All subsurface minerals, including oil, are owned by the Osage tribe and held in trust for them by the Federal Government. Each mineral lease was negotiated by the Osage National Council and approved by the U. S. Secretary of the Interior. While the government forced allotment of lands and distribution of 160 acre-plots to tribal members for farming, the tribe held the "surplus" land after the distribution. Other tribes were forced to give up such "surplus" and allow for sales to non-Indians. The Osage distributed their surplus communal land to tribal members, so that in 1906 each Osage was given a total of 657 acres, nearly four times the amount that other Indian households received in the allotment process. Later the enrolled Osage and their descendants received oil and other mineral royalties as payments based on these "headrights".
By 1920, the Osage were receiving lucrative revenues from royalties and were counted as the richest people in the country. During the 1920s, Osage County was the site of the infamous Osage Indian murders. Because of the great wealth being generated by oil, an estimated 60 tribal members were killed as whites tried to gain their headrights, royalties or land. The FBI believed that several white husbands of Osage women had committed or ordered their murders. Other Osage were tricked out of their legal rights by unscrupulous white opportunists, in some cases attorneys or businessmen appointed by local courts as "guardians" to the Osage, under the requirements of a law passed by Congress in 1921 that was meant for their protection, but put them more at risk.
The Osage called in the FBI to help solve several murders in the Kyle family, and three men were convicted and sentenced, but many murders were never solved. To try to protect the Osage, Congress passed a law in 1925 prohibiting the inheritance of headrights by persons who were not at least half Osage in ancestry.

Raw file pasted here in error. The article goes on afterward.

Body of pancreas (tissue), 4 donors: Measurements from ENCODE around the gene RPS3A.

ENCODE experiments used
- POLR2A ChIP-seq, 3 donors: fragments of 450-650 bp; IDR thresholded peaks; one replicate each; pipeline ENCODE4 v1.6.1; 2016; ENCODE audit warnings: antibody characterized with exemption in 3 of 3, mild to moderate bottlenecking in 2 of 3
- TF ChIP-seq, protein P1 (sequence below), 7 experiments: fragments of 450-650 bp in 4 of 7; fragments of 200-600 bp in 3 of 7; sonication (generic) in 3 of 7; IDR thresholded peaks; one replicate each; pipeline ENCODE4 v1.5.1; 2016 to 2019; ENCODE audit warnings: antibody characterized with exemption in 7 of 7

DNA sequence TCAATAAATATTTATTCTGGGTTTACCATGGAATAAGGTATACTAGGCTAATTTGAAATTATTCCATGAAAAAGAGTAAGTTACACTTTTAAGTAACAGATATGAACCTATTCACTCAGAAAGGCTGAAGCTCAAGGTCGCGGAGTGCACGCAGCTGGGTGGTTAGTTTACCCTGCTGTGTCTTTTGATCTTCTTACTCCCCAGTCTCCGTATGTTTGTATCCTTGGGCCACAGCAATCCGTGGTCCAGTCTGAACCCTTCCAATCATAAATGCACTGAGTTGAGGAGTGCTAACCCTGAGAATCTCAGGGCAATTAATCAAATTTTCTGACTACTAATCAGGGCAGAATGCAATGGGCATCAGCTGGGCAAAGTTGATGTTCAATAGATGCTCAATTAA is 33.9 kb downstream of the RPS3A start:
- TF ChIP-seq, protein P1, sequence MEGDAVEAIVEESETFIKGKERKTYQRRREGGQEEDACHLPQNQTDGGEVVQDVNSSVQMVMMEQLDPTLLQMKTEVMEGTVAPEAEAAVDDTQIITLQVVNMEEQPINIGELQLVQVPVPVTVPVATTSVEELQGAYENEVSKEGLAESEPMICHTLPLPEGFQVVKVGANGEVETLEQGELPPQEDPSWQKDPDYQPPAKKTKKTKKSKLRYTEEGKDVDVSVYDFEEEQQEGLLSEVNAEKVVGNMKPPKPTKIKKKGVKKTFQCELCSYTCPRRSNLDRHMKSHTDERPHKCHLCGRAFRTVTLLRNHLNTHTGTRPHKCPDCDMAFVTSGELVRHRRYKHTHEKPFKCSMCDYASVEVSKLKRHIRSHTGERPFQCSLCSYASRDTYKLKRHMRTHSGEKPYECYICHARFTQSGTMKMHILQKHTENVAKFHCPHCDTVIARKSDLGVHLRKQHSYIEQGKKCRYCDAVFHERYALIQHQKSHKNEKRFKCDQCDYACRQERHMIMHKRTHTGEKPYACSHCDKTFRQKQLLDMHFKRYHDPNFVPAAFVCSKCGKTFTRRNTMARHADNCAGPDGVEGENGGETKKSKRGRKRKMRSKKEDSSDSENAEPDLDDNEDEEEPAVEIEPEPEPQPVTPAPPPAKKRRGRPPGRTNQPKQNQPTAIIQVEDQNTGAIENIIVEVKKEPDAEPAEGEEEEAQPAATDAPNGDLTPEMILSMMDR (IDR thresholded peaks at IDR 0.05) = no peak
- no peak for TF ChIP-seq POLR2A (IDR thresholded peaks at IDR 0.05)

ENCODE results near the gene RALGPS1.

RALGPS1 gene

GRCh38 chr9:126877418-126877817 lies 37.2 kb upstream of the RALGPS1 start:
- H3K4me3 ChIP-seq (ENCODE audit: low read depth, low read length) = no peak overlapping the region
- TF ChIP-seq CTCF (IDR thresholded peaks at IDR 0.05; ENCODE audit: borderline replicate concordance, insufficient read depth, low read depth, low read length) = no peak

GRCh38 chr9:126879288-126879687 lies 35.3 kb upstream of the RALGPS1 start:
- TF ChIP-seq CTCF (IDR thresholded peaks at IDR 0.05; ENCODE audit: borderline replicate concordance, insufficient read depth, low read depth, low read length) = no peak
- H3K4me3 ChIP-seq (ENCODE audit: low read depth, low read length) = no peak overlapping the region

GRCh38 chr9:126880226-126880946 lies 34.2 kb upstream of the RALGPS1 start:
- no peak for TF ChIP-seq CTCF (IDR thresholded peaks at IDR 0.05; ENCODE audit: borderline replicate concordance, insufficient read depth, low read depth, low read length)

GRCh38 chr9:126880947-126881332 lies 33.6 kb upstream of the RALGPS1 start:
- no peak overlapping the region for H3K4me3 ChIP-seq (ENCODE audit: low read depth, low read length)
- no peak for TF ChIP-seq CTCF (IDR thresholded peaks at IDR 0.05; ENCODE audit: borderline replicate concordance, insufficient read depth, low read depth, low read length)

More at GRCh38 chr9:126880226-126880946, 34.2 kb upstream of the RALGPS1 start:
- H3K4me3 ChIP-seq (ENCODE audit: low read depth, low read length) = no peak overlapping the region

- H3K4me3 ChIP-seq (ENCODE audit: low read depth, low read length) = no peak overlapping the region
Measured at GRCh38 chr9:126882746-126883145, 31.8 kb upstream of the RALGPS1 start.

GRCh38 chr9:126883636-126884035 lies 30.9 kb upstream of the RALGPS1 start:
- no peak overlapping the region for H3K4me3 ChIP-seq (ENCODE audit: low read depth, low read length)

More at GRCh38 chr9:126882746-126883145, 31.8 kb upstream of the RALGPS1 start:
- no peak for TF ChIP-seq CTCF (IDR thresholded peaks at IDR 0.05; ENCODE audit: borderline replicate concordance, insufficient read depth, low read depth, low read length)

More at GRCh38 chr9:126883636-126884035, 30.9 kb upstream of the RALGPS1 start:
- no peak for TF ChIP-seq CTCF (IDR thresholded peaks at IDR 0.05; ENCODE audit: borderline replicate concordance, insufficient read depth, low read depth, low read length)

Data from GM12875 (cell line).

According to the U.S. Census Bureau, the county has a total area of 2,304 square miles (5,970 km2), the largest county in Oklahoma, of which 2,251 square miles (5,830 km2) is land and 53 square miles (140 km2) (2.30%) is water. Most of the county is in the Osage Plains, and consists of open prairie. The eastern part of the county contains the Osage Hills, an extension of the Flint Hills in Kansas. Tallgrass Prairie Preserve is north of Pawhuska.
Gray Horse Creek, Drum Creek and Salt Creek all drain the southwestern part of the county and flow into the Arkansas River, which is part of the county's southern and western boundaries. Eastern Osage County drains into Caney River, Bird Creek, Hominy Creek, and Delaware Creek. All of these streams flow into the Verdigris River.
Lakes and reservoirs in the county include:
It is the most populous and the second-largest geographically (to Corson County, South Dakota) of the six U.S. counties that lie entirely within an Indian reservation. (The six counties in descending order of area are Corson County; Osage County; Shannon County, South Dakota; Todd County, South Dakota; Sioux County, North Dakota; and Mahnomen County, Minnesota.) Three other counties, Thurston County, Nebraska; Dewey County, South Dakota and Ziebach County, South Dakota, lie entirely in parts of two separate Indian reservations, for a total of nine counties that lie entirely within reservation territory. Dewey County is also slightly larger than Osage County in area.